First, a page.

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Obama health care foes, advocates protest outside Melissa Bean event
By Russell Lissau | Daily Herald Staff

U.S. Rep. Melissa Bean speaks to the business community at the Lake Zurich Area Chamber of Commerce breakfast Wednesday morning.

 

Vincent Pierri | Staff Photographer

Protesters on both sides of the health care debate staged in front of the Concorde Banquets in Kildeer Wednesday morning. Their showing coincided with U.S. Rep. Melissa Bean's appearance at the Lake Zurich Area Chamber of Commerce breakfast.

 

Vincent Pierri | Staff Photographer

Protesters on both sides of the health care debate staged in front of the Concorde Banquets in Kildeer Wednesday morning. Their showing coincided with U.S. Rep. Melissa Bean's appearance at the Lake Zurich Area Chamber of Commerce breakfast.

 

Vincent Pierri | Staff Photographer

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Published: 9/2/2009 10:54 AM | Updated: 9/2/2009 2:24 PM

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It wasn't the public town hall meeting some critics have demanded, but U.S. Rep. Melissa Bean talked about President Obama's health care reform plan to a group of suburban business owners Wednesday in Kildeer.

Appearing at the Lake Zurich Area Chamber of Commerce's monthly breakfast, Bean stressed that there are several health care packages floating around the House and Senate, each with its own quirks.

"I'm waiting to see what emerges from all these bills to see what the final version is," the Barrington Democrat told the crowd of about 90 guests at the Concorde Banquets hall.

Although she supports Obama's desire to ensure all Americans have health insurance, Bean said she was among the representatives who slowed the process to study the legislation more closely.

She called the president "very ambitious."

Bean also refuted allegations that Congress wants government-run health care, a claim she called "misleading and false."

"We're not going to hire doctors," she said. "Whether or not there will or won't be a public (insurance) option has yet to be determined."

Bean talked about other subjects, too, including banking reform and the Cash for Clunkers program. But most of the questions she faced from the audience concerned health care.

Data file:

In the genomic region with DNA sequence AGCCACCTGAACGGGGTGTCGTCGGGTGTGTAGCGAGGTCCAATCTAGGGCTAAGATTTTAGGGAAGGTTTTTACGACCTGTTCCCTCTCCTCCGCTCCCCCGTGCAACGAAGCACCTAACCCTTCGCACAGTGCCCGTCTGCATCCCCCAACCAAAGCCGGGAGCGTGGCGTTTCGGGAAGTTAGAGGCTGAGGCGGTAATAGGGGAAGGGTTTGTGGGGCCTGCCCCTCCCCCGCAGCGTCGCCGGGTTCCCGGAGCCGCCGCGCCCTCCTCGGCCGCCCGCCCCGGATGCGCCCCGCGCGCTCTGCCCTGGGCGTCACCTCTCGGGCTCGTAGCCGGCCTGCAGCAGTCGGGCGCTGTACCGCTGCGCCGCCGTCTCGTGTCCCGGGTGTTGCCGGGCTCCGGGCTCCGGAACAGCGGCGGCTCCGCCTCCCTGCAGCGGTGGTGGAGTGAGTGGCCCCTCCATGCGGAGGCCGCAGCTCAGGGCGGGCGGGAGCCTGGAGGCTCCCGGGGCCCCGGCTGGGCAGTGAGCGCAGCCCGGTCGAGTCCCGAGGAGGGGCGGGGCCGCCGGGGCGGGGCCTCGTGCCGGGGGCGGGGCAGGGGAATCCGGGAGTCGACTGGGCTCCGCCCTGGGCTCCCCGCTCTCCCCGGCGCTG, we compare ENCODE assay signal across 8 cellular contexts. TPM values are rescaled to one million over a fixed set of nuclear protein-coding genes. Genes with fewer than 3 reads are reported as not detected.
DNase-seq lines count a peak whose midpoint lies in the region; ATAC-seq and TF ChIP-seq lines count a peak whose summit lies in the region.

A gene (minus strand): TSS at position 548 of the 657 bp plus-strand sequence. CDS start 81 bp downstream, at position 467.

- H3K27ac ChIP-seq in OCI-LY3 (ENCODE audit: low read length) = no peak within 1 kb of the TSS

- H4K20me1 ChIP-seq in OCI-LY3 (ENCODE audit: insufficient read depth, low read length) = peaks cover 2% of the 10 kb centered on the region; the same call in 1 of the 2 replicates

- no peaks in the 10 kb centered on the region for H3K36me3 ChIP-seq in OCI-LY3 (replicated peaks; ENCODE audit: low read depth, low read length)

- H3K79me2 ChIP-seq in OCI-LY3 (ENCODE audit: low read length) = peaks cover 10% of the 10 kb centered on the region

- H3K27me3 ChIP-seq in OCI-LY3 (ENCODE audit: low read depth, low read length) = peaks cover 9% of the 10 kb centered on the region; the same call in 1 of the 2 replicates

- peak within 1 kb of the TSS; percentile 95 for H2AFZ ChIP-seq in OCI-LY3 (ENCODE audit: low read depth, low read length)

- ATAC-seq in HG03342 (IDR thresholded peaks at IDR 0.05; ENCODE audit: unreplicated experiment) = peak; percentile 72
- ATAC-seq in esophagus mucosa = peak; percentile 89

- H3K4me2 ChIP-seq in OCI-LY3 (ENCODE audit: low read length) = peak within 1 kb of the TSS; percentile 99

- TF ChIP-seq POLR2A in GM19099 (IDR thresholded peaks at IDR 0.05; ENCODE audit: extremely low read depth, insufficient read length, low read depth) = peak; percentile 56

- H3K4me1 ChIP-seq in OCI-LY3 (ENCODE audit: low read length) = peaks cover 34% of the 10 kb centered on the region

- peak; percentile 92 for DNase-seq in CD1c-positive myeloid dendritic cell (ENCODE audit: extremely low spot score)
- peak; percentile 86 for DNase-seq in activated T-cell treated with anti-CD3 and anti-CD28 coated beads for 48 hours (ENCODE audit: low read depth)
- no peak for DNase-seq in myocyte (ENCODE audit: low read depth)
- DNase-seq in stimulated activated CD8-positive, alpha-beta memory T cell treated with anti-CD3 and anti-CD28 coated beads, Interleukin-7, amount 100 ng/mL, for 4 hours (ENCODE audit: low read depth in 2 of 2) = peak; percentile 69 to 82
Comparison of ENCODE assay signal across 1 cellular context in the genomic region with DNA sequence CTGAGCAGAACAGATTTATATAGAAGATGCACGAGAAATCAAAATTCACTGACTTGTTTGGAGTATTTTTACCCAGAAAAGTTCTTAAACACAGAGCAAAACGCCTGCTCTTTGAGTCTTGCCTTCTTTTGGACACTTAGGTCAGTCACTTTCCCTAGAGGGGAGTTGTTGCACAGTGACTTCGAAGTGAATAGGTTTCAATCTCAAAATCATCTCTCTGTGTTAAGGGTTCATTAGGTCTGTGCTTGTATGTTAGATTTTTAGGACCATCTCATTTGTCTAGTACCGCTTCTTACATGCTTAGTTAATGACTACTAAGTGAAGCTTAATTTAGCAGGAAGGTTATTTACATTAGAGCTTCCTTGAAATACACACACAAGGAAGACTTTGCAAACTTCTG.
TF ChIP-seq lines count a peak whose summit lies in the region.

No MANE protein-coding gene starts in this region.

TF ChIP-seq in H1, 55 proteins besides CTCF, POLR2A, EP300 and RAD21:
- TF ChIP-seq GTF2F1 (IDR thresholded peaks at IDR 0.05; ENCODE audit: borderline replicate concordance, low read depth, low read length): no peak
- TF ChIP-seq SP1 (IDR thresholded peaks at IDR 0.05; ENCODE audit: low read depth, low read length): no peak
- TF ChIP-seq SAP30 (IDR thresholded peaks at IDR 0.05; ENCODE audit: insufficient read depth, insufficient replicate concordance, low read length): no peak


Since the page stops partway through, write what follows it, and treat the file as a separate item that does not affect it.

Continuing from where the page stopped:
The lawmaker's appearance, which had been publicized on the Internet by political pundits, drew dozens of protesters on both sides of the health care battle. Sequestered to the public right-of-way outside Concorde's gates, they waved signs and spoke to motorists stopped in bumper-to-bumper morning traffic.

Kildeer police kept the protesters off Concorde property and made sure anyone driving into the parking lot was on the event's guest list.

Some of the picket signs were professionally produced. Others were hand-scrawled with markers. "In God We Trust. Obama and Congress, Eh, Not So Much," read one. "Health Care Now! Support a Public Option," read another.

Among the protesters was Mundelein-area resident Joe Schwan, who said Bean hasn't responded to his health care questions. The Obama administration is moving too fast on the issue, he said.

"We need to take the time to get this right," Schwan said. "America better wake up."

A counter-protester, Steve Kirn of Barrington, said America can do better in figuring out a reasonable health care reform plan.

"It's amazing that we are the only country in the industrialized world that can't figure out how to provide health care for its citizens," Kirn said. "There are so many distortions (and) falsehoods out there. That creates fear and confusion. A public option means we have a choice."

Unlike suburban representatives Mark Kirk of Highland Park and Jan Schakowsky of Evanston, Bean has resisted calls to hold a public town hall meeting about health care reform, the issue that's been at the political forefront this summer.

Bean and other representatives have been criticized for not meeting with the public on the matter.

Rep. Peter Roskam of Wheaton and Rep. Danny Davis of Chicago held a radio-based meeting on health care Tuesday in Chicago.